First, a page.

Time for coffee and tea
Antioxidants in black and green teas
Tea is one of the largest consumed beverages in the world with over 3 billions of tea grown and manufactured every year. This consumption level means that it is important to understand potential health aspects of the beverage; thankfully tea contains many beneficial compounds such as theaflavins and catechins.
Many of the compounds that are found in tea have antioxidant properties. This section of coffee and tea takes a detailed look at the antioxidant properties of tea.
Both green and black tea contain antioxidants; though these polyphenols are of different forms. Black tea, which is a fermented form of tea, contains oxidised antioxidants such as flavonols and theaflavins, whereas the main antioxidants that are found in green tea are the catechins; these include Epigallocatechin-3-gallate (EGCG).
The structure of Epigallocatechin gallate(ECGC) one of the main catechins found in green tea: Image source.
The consumption of tea infusions has many health benefits due to its antioxidant capabilities. These antioxidants work by interacting with reactive oxygen such as free radicals, nitric oxides, peroxynitrite and nitrogen dioxide. These components if left alone have detrimental impacts upon the body and are able to damage DNA, proteins and cell membranes.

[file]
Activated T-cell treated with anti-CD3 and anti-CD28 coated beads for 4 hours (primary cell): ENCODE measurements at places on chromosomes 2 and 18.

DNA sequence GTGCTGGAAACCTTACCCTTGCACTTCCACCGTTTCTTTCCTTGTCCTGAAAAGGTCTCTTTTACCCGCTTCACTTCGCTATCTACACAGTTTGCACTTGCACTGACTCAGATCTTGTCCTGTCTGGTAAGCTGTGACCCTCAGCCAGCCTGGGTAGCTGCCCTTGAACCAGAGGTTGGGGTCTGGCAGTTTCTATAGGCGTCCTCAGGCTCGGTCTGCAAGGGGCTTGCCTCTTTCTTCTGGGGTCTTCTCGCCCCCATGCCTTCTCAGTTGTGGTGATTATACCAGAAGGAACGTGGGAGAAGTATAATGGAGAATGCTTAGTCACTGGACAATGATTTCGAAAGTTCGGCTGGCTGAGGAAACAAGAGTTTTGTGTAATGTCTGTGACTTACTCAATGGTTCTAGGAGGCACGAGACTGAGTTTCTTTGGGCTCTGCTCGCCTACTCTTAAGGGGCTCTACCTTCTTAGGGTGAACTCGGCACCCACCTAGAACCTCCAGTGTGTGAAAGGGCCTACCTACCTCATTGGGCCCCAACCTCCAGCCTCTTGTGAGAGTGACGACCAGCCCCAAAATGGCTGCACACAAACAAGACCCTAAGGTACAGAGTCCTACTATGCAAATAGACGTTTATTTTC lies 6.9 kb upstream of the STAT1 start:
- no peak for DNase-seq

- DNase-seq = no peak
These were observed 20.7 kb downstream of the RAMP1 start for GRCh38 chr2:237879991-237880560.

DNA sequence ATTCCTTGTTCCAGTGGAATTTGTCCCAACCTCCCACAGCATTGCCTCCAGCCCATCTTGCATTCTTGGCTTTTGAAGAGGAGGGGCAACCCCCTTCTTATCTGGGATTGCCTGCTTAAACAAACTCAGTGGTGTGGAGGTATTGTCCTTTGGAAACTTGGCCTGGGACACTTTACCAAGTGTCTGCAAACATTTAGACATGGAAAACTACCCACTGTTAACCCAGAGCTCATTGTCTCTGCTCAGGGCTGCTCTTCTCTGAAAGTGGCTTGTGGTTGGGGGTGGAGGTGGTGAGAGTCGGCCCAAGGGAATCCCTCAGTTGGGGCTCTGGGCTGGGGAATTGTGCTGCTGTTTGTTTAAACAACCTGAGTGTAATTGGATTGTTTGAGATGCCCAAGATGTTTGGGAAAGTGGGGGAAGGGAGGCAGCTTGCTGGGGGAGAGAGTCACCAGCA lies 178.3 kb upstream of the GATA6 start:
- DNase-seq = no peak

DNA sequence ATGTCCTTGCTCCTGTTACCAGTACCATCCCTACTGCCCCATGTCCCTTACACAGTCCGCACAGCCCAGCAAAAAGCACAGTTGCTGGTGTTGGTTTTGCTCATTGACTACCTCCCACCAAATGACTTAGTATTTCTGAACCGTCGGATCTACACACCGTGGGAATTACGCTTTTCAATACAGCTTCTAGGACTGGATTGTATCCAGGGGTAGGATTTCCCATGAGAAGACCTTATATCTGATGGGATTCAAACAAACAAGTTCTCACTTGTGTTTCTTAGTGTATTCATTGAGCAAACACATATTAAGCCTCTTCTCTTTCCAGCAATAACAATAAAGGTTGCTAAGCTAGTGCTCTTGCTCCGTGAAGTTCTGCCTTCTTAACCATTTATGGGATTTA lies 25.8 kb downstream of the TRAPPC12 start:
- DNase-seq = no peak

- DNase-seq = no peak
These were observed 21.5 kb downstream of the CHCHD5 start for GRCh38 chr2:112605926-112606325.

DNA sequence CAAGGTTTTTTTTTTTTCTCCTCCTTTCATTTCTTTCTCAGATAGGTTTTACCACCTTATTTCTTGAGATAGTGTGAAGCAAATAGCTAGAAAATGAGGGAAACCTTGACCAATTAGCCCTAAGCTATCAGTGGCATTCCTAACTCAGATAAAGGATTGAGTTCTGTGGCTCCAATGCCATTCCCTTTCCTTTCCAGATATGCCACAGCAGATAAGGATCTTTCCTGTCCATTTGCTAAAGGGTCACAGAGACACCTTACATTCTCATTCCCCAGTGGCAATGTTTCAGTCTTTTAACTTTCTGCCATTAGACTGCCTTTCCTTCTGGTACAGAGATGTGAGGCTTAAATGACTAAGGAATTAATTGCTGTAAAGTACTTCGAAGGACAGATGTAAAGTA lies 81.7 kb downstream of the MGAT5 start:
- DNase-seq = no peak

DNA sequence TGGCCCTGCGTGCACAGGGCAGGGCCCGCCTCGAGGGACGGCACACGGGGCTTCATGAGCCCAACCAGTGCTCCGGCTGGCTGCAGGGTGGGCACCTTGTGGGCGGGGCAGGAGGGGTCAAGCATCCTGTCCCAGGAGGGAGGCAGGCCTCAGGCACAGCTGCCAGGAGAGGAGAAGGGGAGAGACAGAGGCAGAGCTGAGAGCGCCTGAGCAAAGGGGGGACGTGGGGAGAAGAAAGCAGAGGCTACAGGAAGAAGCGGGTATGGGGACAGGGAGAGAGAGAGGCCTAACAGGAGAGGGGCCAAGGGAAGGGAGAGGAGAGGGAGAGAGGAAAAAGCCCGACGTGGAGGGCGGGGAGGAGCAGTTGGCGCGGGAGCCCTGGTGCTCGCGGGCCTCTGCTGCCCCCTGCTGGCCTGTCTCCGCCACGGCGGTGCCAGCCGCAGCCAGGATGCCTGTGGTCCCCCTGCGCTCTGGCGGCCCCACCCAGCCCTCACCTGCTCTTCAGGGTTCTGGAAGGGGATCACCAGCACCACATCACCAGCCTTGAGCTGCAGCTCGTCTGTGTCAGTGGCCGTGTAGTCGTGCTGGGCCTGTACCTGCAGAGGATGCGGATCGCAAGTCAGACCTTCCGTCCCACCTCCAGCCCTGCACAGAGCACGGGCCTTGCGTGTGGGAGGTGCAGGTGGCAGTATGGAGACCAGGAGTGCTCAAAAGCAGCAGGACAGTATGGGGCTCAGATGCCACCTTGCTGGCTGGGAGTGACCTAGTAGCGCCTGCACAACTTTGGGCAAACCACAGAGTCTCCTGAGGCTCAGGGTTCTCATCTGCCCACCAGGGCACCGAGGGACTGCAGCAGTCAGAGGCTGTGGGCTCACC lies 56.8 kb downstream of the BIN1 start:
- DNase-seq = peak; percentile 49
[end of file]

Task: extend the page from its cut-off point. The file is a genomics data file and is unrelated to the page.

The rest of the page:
The chemical structure of dihydroxy or trihydroxy tea antioxidants such as EGCG and other catechins is such that they are able to chelate metal ions; this in turn prevents the creation of free radicals in the body. Additionally the structure of tea antioxidants also allows free radicals that are already present to be erased through a process known as electron delocalisation.
As tea antioxidants are able to interact and take up singlet oxygen and other free radicals it stands to reason that they undergo a chemical change. Several products are created in this way, for example the interaction of catechins with peroxyl radicals results in compounds that are similar to anthocyanin compounds; also the interactions of tea antioxidants with their targets leads to the formation of ring fission compounds.
Although vegetables such as spinach are known to have high antioxidant activity the antioxidant potential of tea catechins is even higher! Following tea consumption the antioxidant capacity of the plasma increases within 30 minutes in the plasma, reaching a peak at about two hours from the time of drinking the tea. Research has shown that the regular consumption of tea helps to reduce lipid peroxidation, damage to DNA and the amount of free radicals in the body.References